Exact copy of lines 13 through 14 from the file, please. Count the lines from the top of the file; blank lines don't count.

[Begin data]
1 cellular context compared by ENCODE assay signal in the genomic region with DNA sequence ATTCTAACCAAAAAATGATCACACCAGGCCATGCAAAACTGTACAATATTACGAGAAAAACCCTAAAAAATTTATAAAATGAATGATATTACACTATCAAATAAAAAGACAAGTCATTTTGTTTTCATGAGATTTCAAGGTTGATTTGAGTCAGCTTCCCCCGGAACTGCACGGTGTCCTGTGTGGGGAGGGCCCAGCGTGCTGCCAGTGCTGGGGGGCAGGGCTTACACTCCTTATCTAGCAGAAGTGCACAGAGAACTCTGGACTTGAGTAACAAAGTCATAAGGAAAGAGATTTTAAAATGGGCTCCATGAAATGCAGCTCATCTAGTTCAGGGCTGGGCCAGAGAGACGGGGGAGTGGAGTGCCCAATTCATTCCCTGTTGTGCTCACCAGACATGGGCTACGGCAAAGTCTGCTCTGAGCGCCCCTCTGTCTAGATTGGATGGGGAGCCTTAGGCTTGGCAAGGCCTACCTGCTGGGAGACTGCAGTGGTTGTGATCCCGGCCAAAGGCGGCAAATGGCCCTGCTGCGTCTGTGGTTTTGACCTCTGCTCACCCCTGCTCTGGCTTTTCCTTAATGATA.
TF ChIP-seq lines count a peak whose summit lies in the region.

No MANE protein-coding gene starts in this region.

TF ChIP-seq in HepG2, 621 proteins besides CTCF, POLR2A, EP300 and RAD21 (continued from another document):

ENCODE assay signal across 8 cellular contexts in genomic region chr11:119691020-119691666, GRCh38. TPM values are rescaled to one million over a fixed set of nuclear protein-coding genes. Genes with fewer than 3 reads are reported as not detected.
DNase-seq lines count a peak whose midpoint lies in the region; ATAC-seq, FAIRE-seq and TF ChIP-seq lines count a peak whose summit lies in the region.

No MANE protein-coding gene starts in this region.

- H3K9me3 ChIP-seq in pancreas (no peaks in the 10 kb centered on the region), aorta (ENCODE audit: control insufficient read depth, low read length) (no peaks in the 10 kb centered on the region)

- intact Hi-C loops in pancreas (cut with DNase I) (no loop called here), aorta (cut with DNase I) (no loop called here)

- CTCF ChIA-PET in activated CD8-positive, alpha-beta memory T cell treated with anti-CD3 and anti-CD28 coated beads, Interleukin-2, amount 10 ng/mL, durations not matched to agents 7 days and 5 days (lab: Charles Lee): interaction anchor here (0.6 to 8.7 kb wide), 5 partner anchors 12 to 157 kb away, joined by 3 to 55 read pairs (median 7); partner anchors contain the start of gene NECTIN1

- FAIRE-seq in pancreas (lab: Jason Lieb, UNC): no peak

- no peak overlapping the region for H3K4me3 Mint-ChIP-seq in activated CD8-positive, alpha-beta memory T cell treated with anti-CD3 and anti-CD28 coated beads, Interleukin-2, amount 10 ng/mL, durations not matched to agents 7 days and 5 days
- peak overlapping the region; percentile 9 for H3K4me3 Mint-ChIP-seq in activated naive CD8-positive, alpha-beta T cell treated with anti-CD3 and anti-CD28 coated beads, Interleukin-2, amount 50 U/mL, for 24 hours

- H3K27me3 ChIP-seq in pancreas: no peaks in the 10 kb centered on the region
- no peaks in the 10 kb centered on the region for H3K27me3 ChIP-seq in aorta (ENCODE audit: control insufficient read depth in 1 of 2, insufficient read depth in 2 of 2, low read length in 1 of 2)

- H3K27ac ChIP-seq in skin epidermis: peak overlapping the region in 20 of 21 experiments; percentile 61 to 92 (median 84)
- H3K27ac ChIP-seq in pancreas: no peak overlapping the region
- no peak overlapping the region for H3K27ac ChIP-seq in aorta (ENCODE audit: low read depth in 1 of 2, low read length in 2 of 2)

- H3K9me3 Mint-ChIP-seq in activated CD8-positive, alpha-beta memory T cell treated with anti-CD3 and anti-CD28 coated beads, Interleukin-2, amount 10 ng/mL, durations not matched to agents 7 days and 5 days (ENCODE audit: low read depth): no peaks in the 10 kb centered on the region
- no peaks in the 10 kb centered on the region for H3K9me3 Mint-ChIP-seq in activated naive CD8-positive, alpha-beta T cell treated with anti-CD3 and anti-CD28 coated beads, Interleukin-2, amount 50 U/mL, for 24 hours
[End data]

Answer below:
- peak overlapping the region; percentile 9 for H3K4me3 Mint-ChIP-seq in activated naive CD8-positive, alpha-beta T cell treated with anti-CD3 and anti-CD28 coated beads, Interleukin-2, amount 50 U/mL, for 24 hours

- H3K27me3 ChIP-seq in pancreas: no peaks in the 10 kb centered on the region